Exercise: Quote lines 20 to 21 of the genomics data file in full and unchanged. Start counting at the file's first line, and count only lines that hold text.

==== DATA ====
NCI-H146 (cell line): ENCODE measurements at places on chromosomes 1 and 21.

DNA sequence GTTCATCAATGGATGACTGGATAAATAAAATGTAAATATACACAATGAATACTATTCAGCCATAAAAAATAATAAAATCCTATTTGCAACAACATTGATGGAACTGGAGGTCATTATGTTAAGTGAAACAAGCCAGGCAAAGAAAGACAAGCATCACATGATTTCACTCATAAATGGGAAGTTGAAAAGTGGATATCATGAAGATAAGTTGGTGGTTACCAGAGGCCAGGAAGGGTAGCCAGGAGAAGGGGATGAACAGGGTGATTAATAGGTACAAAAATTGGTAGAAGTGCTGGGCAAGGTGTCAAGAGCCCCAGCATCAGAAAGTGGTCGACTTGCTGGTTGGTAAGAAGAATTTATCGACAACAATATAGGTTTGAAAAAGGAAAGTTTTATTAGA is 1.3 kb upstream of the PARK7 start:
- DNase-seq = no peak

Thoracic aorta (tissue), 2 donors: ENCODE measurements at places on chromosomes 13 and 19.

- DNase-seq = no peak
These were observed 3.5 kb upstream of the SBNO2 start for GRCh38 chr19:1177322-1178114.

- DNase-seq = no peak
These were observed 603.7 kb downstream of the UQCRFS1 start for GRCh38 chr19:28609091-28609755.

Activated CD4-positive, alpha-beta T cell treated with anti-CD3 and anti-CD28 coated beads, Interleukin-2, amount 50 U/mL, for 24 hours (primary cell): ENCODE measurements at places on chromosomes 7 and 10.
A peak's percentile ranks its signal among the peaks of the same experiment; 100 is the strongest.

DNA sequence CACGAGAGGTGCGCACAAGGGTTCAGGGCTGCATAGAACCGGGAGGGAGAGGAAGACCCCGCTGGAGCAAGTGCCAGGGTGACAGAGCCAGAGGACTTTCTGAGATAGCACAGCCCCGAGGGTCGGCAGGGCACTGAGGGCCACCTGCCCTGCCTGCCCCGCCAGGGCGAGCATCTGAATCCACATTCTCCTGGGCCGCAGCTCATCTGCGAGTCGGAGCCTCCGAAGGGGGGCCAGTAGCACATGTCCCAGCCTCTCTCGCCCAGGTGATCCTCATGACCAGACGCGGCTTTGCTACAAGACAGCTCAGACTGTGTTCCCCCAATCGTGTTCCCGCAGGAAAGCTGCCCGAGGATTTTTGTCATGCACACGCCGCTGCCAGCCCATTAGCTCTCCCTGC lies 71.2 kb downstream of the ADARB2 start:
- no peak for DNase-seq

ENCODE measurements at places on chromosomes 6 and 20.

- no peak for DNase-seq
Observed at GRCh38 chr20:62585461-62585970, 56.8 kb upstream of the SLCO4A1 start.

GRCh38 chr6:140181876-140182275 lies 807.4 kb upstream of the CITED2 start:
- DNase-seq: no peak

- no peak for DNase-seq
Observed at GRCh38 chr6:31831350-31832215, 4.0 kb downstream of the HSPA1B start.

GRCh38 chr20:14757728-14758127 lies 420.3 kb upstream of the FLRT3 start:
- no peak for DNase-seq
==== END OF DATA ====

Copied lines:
GRCh38 chr20:14757728-14758127 lies 420.3 kb upstream of the FLRT3 start:
- no peak for DNase-seq